Definition of calendar in English:

calendar

Line breaks: cal¦en|dar
Pronunciation: /ˈkalɪndə
 
/

noun

1A chart or series of pages showing the days, weeks, and months of a particular year, or giving particular seasonal information.
More example sentences
  • For the weather obsessed, the calendar features information on the average temperatures each month, the average rainfall and the cycles of the moon throughout the year.
  • Other activities included drawing pie charts to illustrate incomes, as well as creating seasonal calendars and trend lines.
  • Use calendars to chart when work is due so that children can see how much time they have to complete it.
Synonyms
almanac
archaic ephemeris
1.1A system by which the beginning, length, and subdivisions of the year are fixed. See also Julian calendar and Gregorian calendar.
More example sentences
  • Eclipses would help them to determine the length of the solar year and develop calendars based upon it.
  • It was always hard for us to actually go through New Year's Resolutions at the beginning of the calendar.
  • In spring time, at the beginning of the farming calendar, everybody would be hoping for a fruitful year for their families and fields.
1.2A list of days or events of a specified kind: the social calendar
More example sentences
  • One of the most prestigious events in the equestrian calendar has become the latest fixture to fall victim to the outbreak of foot-and-mouth disease.
  • This is always a huge festive event in the social calendar of the region as many visitors and local renew old friendships and enjoy a great evening.
  • For beer connoisseurs it was one of the great events of the social calendar - a real ale festival at one of Scotland's finest country houses.
Synonyms
1.3North American A book in which to note daily appointments.
More example sentences
  • How about a deliveryman with too many stops on his morning route, or a salesman with too many appointments on his daily calendar?
  • According to the regulations, you can prove the requisite number of hours by any reasonable means, including appointment books, calendars and narrative summaries.
  • Daily private calendars are commonplace on personal digital assistants (PDAs).

verb

[with object] Back to top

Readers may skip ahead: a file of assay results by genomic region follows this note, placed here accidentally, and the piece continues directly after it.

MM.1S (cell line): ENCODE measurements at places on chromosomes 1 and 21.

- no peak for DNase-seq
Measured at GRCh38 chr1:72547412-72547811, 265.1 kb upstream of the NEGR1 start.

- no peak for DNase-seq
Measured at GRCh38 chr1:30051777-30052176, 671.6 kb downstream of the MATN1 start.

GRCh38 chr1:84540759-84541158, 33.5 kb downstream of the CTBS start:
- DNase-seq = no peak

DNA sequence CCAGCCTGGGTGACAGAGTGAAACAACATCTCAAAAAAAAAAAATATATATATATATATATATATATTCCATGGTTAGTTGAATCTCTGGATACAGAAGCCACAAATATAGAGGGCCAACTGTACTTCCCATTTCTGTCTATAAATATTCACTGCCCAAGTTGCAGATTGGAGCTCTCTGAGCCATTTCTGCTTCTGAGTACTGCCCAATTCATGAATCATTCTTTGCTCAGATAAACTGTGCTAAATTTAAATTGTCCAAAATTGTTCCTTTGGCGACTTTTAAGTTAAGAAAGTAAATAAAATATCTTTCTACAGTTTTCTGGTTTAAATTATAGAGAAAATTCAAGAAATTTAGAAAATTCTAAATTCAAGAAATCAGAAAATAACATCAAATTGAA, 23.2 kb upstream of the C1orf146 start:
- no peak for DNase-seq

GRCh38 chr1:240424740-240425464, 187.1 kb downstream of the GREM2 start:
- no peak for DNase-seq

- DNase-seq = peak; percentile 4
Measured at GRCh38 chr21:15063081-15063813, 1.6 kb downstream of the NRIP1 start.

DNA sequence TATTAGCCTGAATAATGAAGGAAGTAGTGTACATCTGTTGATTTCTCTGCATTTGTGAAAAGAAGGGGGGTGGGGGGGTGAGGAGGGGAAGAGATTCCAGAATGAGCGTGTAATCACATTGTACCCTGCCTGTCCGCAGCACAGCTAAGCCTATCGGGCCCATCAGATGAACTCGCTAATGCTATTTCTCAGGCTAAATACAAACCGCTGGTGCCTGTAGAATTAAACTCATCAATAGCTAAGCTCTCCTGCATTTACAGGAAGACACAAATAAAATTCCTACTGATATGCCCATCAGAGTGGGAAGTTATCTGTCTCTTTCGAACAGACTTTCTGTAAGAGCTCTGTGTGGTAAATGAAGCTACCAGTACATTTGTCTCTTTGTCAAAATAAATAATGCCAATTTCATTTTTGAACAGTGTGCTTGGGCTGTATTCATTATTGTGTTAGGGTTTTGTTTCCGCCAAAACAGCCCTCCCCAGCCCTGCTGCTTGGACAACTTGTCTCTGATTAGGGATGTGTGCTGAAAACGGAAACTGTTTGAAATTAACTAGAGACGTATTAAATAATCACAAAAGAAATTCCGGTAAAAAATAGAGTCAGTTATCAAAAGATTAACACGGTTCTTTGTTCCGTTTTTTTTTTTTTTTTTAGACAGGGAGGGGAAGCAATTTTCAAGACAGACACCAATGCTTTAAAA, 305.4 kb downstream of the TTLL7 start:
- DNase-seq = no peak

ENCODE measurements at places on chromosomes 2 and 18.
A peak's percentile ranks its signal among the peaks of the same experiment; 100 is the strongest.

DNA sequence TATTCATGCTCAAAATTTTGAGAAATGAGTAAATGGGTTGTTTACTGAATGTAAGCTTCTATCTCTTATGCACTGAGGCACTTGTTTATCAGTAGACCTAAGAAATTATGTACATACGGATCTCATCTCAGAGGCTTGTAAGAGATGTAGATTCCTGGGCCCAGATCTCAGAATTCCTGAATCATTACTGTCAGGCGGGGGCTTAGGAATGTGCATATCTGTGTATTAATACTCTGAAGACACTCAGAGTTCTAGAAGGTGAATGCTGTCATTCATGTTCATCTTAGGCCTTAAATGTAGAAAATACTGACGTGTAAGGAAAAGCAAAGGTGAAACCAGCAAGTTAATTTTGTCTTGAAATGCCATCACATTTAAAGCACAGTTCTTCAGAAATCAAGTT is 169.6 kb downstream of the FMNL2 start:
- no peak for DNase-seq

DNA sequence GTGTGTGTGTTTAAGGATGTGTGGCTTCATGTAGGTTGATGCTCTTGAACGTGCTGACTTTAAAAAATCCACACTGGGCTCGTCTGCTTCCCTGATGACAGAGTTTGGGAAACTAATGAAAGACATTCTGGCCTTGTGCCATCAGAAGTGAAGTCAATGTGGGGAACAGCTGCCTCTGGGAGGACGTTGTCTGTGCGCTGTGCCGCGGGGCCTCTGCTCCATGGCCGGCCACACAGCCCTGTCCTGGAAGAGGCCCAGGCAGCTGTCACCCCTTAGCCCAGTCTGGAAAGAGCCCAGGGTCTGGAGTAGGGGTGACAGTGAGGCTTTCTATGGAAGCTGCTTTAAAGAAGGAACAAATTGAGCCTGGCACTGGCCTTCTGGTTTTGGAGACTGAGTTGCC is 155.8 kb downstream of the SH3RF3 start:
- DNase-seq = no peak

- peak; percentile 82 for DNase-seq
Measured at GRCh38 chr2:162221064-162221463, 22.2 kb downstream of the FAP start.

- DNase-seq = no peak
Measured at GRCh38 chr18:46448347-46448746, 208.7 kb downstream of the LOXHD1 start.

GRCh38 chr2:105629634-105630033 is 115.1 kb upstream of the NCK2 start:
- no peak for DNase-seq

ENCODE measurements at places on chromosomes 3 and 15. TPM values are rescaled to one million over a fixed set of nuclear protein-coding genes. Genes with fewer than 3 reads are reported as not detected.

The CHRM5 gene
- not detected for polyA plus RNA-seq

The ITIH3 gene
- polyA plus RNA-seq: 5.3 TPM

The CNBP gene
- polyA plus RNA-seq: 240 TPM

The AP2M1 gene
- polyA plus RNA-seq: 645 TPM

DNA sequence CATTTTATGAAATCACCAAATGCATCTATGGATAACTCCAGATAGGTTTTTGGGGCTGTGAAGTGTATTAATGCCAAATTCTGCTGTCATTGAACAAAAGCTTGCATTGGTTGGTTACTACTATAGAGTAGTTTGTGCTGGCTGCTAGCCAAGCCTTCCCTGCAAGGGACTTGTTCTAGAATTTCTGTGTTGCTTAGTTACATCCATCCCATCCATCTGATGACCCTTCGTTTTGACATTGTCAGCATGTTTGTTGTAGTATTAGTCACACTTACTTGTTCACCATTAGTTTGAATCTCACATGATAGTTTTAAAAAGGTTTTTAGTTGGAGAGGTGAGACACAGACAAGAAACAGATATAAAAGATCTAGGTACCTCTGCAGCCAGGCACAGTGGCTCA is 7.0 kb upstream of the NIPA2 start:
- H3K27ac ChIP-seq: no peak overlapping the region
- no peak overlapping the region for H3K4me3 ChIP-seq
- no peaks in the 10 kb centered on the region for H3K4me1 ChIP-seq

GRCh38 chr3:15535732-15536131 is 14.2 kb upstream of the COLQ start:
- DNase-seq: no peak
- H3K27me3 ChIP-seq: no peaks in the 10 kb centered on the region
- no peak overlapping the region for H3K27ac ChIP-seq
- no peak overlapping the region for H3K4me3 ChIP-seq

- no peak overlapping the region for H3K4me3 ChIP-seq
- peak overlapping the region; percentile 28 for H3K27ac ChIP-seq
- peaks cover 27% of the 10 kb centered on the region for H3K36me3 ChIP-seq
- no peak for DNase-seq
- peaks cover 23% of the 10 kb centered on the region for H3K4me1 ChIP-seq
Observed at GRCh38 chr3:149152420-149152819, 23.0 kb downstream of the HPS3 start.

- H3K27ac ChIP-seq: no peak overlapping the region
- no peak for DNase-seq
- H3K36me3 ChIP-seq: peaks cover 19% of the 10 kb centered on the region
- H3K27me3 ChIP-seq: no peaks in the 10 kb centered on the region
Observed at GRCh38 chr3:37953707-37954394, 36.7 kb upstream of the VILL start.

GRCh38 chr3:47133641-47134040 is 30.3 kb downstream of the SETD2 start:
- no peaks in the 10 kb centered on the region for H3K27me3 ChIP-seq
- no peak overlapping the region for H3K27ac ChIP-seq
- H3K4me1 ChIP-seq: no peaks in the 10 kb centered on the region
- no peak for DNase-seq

Enter (something) in a calendar or timetable: it was at their discretion whether to index or calendar the records
More example sentences
  • Indeed, the recently calendared Scottish records indicate that Anna was ‘engaged in startling vigorous political activity’ from 1590 to 1603.
  • And then calendar some time for yourself, not just once a year, but on a regular basis.
  • Unless the user is familiar with this rule and applies it correctly, events will be calendared incorrectly.

Origin

Middle English: from Old French calendier, from Latin kalendarium 'account book', from kalendae (see calends).

Derivatives

calendric

Pronunciation: /-ˈlɛndrɪk/
adjective
More example sentences
  • But beyond this surface and calendric artificiality, there was something more fundamentally false about the Millennium as a historical event.
  • The correct answer, I noted to her, to the calendric question, What is today?
  • But William Saturno, the lead researcher reporting the find, points out that this ‘largely depends on what your definition of writing is - that is, the very first symbols, the first calendric signs, the first full-blown text, et cetera.’

calendrical

Pronunciation: /-ˈlɛndrɪk(ə)l/
adjective
More example sentences
  • This is, of course, plentifully visible in Indian music, poetry, painting and in other cultural fields, and all this relates indirectly to Akbar's attempt at calendrical unity which was a part of his general multicultural philosophy.
  • After some elaborate prolegomena, the book follows a calendrical sequence, each poem dated and grouped by month so that the events of a hundred years follow a seasonal ebb and flow, not chronology.
  • They sought to transform such pagan revelries into the feast of Christ's circumcision, a calendrical amputation that proved spectacularly unsuccessful.

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